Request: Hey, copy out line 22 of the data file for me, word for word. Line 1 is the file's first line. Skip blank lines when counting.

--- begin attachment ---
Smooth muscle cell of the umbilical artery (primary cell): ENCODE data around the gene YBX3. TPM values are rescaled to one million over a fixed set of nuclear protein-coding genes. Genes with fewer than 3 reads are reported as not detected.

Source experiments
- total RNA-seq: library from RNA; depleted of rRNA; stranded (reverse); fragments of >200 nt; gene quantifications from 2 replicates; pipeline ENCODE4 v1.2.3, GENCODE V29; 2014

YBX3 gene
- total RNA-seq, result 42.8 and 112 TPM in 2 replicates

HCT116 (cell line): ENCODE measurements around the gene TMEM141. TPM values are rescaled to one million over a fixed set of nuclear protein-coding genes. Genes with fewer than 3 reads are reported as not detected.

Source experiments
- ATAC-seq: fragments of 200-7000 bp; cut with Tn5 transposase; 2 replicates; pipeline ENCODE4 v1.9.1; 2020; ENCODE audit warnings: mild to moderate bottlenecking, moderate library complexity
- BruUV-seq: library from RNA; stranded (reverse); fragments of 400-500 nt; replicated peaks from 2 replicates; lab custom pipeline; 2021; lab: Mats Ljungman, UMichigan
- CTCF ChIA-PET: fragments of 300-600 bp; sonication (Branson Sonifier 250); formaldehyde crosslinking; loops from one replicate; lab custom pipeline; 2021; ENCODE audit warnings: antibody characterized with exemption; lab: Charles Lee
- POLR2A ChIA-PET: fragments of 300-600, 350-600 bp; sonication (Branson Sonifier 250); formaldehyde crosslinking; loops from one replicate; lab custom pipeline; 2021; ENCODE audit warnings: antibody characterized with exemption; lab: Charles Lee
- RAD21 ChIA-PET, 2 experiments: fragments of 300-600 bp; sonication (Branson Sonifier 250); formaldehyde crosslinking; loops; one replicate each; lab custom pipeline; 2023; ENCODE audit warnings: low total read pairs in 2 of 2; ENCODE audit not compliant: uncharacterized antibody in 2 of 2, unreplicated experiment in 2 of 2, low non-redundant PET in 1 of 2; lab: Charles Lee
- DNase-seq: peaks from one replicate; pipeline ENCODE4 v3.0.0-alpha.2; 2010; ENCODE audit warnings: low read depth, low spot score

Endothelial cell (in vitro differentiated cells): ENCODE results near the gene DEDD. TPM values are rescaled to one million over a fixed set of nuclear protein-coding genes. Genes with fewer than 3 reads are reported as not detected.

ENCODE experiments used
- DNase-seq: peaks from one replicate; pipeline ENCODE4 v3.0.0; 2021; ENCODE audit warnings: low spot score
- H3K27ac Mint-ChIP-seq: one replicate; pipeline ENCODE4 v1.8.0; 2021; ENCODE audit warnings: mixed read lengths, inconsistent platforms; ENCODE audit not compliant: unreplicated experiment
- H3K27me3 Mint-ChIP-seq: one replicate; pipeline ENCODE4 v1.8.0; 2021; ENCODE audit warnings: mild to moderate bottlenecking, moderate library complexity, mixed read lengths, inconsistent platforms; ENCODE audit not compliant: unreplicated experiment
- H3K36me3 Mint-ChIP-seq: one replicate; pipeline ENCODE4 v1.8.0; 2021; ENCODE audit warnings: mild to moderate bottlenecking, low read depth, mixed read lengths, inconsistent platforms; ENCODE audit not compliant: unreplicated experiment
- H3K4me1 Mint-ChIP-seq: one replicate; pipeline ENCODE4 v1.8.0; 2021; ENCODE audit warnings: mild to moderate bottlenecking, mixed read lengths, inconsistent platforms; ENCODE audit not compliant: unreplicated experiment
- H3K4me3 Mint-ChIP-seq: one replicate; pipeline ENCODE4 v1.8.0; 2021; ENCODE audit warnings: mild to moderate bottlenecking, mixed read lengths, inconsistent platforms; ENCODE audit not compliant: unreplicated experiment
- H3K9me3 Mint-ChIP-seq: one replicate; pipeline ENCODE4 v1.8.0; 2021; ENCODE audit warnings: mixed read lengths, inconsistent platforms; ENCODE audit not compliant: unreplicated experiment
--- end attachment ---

- H3K9me3 Mint-ChIP-seq: one replicate; pipeline ENCODE4 v1.8.0; 2021; ENCODE audit warnings: mixed read lengths, inconsistent platforms; ENCODE audit not compliant: unreplicated experiment